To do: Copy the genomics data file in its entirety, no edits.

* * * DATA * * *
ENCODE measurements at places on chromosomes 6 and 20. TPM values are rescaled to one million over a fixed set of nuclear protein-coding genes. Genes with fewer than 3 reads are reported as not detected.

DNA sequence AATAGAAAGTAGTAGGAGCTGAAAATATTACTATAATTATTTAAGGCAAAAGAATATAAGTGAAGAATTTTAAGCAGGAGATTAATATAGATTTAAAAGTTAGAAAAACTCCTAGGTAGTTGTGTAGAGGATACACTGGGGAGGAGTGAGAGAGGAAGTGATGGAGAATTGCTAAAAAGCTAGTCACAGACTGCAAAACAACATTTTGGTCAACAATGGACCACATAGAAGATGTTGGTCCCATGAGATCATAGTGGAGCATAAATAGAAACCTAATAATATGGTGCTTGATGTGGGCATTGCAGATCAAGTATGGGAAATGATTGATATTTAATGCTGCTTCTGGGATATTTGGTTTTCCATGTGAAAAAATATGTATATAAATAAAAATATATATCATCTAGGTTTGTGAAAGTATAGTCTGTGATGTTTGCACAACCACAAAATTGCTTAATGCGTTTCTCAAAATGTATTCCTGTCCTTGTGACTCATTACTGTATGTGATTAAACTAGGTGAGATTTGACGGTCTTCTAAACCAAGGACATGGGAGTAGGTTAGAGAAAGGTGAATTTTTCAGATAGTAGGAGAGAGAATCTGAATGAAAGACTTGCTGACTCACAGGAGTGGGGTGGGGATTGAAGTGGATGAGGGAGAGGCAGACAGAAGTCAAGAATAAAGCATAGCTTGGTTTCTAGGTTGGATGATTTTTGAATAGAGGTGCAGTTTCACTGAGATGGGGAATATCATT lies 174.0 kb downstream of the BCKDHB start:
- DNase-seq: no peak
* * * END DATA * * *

ENCODE measurements at places on chromosomes 6 and 20. TPM values are rescaled to one million over a fixed set of nuclear protein-coding genes. Genes with fewer than 3 reads are reported as not detected.

DNA sequence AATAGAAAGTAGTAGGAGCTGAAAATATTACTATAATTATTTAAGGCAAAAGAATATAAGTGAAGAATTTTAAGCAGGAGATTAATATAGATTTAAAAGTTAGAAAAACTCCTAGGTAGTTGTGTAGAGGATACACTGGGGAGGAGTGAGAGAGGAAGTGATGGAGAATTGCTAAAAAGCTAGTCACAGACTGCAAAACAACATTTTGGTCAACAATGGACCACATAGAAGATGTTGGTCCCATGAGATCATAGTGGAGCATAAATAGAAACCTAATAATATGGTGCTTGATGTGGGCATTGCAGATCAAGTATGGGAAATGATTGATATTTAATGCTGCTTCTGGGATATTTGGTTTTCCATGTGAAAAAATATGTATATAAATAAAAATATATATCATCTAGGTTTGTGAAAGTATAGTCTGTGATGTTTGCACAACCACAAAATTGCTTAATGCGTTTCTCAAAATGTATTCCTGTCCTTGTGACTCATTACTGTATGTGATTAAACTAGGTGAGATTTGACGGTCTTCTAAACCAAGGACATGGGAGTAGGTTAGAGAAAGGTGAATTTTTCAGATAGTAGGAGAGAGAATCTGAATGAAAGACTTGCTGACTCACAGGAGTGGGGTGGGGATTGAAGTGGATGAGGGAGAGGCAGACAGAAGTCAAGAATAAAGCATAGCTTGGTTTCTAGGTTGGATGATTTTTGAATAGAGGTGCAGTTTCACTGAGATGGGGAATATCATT lies 174.0 kb downstream of the BCKDHB start:
- DNase-seq: no peak